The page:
mark
6th November 2005, 01:43 AM
I have the same feeling Ali, and my back is really tender in one spot i have been concerned about it for a while as it seems to be affecting chest as well

I suffer from areally painful burning sensation half way up my back


Mark

Phil
6th November 2005, 09:35 AM
I also know where you're coming from Ali. Its terrible because its there and frustrating as hell. Toni's suggeston with the pillow is my only thought too. Hope you can figure it out and sorry i cannot offer more help.

Amazed Jean
7th November 2005, 04:22 AM
Rib pain and that burn thing are two of my least favorite things to deal with. I hope that someone can come up with a magic solution. I don't think anyone that isn't experiencing scoliosis can know exactly how frustrating it is to hurt like this. So its probably up to one of us to figure it out. My age isn't helping so one of our nice strong youngsters fix it Please.

jfkimberly
7th November 2005, 05:10 AM
I'm counting on Jonny or Liv to get us all sorted.

DublinPauline
7th November 2005, 10:46 AM
I try to avoid activities that require overuse of my right convex side, because this causes flareups. This can be tricky because I'm right-handed. Jean, one thing I avoid like the plague is using a vacuum cleaner because it doesn't feel at all right and I TRY to avoid carrying heavy bags, etc.
Phil, it is important when you are lifting weights to let the instructor know that you have scoliosis. Not all will know anything about it but an interested instructor in a gym a good few years ago had me lifting slightly heavier weights for my concave/non-ribhump side to try to develop strenth on that part of my body.

zerodegrees
7th November 2005, 12:18 PM
amazing - that burn thing! I thought I was the only one! How strange that it would appear to be a "signature" pain of our condition!

ivanleg
7th November 2005, 02:37 PM
All I know is the burning sensation is nothing compared to the pain when you try to lay on your back on a hard surface! I can't with my hump, thank God beds are soft.

mark
7th November 2005, 07:53 PM
Originally posted by zerodegrees@Nov 7 2005, 11:18 AM
amazing - that burn thing! I thought I was the only one! How strange that it would appear to be a "signature" pain of our condition!
Me too John i thought i was the only one and it was really starting to bother me

*must go google and see what i come up with*

Amazed Jean
8th November 2005, 04:20 AM
Laying on a flat surface - whenever I have a doctor or radiographer etc. say "Just layflat on your back" I start laughing. You want me to do what? I can tolerate laying what works as flat on my back and lovely hump momentarily and then I'm moving so I always tell them they have about 5 seconds. I can lay back side down on the floor if I can pull my knees up to my chest for a few minutes. Oddly enough because of the way all my "stuff" has twisted and turned I cannot sit upright with my legs straight out in front of me. Its just not possible. Evenly more odd I can sit up if I fold my legs into lotus position. I also often releive some standing pain by standing like a flamingo. I have no idea why. That burn thing is just so undescribable to anyone else. I loathe it!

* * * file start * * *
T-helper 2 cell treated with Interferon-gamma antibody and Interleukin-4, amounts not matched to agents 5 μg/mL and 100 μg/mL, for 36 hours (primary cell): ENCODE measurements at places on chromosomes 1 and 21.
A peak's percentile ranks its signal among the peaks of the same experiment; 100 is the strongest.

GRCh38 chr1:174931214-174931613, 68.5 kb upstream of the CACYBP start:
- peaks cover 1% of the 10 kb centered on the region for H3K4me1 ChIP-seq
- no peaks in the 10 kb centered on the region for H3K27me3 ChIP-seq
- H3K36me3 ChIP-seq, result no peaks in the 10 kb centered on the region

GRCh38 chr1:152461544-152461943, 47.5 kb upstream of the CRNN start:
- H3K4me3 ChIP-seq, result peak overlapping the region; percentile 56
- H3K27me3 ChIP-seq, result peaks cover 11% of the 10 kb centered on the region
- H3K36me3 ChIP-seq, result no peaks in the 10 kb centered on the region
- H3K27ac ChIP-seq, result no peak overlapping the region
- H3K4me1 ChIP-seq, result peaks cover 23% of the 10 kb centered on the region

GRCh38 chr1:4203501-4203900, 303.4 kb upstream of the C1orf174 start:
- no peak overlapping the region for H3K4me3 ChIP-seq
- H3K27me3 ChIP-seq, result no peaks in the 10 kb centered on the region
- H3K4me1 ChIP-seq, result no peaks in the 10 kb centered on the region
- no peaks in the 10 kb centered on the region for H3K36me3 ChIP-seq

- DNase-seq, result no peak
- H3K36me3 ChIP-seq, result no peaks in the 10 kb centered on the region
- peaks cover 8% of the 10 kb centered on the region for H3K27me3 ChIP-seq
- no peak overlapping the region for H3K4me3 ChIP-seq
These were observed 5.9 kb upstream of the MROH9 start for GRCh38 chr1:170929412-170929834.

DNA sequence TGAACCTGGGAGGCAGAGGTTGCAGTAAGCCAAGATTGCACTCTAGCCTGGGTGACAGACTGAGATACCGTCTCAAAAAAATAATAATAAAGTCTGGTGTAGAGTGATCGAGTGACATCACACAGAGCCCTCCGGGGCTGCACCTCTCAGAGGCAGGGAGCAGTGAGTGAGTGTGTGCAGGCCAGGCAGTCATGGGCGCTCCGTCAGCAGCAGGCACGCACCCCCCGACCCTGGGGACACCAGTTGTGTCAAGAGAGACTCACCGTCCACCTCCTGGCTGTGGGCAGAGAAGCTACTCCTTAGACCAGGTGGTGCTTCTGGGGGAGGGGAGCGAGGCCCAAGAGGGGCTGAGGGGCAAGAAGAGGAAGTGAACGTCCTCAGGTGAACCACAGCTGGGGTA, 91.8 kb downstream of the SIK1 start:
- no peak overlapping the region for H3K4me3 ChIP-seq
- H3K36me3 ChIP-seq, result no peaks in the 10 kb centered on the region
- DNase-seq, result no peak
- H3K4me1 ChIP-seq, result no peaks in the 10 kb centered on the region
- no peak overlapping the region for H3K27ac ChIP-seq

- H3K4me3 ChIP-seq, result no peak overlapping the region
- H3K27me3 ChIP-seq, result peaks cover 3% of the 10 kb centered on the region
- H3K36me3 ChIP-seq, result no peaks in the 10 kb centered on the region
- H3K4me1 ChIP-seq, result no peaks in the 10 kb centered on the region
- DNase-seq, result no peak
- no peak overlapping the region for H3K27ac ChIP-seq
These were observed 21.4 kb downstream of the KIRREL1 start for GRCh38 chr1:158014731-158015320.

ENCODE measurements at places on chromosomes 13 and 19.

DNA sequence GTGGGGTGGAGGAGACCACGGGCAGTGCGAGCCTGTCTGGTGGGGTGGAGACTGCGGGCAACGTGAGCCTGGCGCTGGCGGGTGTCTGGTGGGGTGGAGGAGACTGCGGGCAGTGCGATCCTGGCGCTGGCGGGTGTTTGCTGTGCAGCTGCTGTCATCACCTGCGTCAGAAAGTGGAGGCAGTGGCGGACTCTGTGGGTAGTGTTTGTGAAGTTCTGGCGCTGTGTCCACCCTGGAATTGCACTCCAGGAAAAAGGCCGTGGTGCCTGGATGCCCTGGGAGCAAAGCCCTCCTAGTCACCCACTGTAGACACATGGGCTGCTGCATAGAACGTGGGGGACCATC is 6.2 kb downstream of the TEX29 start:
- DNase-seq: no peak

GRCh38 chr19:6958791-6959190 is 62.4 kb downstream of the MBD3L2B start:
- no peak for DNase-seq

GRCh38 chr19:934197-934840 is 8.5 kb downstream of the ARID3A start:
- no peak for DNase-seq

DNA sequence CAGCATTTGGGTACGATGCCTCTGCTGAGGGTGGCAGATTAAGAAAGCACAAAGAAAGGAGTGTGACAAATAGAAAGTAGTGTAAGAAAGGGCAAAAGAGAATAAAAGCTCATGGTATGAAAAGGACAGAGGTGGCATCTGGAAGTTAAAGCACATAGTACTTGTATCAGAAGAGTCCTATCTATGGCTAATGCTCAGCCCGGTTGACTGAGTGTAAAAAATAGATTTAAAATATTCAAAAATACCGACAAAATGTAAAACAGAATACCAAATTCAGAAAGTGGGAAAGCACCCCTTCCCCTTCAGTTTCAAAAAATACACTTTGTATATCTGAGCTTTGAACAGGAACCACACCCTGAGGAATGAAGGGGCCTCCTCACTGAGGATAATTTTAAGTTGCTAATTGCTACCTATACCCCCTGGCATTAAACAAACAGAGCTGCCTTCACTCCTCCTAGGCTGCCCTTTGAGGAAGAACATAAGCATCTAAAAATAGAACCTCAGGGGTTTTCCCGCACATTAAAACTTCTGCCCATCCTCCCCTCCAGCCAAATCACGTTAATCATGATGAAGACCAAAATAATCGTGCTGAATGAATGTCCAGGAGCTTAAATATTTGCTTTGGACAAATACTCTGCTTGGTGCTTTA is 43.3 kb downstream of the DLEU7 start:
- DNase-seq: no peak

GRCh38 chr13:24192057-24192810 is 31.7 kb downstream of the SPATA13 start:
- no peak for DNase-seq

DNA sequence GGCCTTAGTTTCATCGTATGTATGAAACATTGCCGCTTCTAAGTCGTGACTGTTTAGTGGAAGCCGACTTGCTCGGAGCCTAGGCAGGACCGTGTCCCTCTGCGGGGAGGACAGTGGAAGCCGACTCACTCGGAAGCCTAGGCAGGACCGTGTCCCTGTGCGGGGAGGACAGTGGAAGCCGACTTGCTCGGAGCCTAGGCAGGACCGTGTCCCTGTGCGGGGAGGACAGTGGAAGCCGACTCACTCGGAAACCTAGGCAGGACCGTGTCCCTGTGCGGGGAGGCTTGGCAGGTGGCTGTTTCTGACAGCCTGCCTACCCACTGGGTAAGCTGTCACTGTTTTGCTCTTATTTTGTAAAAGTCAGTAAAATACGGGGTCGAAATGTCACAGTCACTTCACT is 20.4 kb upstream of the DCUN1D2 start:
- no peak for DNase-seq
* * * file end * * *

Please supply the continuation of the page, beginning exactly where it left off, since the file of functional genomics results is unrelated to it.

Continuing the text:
titch
8th November 2005, 09:29 AM
Wow! I'm pretty similar - I can sit up with my legs in front of me, but to this day I tend to be more comfortable sat either lotus style, or at least with my legs up like that but crossed underneath instead of on top - makes it *so* much easier to sit upright! The flamingo stand is something I do as well - it just takes the pressure off somehow, and certainly reduces the dragging leg pains.

Of course, although I have been remarkably well corrected, all things considered, I still have lumbar hypolordosis, low thoracic kyphosis and upper thoracic hypokyphosis - I'd need a revision of the revision to be fully brought back to balance, and even if they wanted to do it there's no way as it stands that I'd let them anywhere near me.

Does anyone else get crawling muscles in the leg? Bit like a tic but slower and feeling a bit more like a shudder of disgust in terms of actual sensation. Not really too sure how to describe it. Drives me bonkers, because there's just no way at all that I can tune it out.

jfkimberly
8th November 2005, 11:12 AM
That sounds pretty descriptive to me, Titch. No, I don't think I have that sensation. But my legs to tend to "fall asleep" when I'm sitting for a while. It's a circulation problem, as I'm with you and Jean on seated position... I tend to cross my legs lotus style. It's the only way I can sit "upright", though even that isn't exactly straight as I tend to lean forward. Sometimes I feel like my spine is folding up on itself. I'm almost positive the lumbar lordosis is getting more pronounced, but the surgeons I consulted last year won't do anything until/unless it's causing nerve damage. Who cares how I look, right? Gah.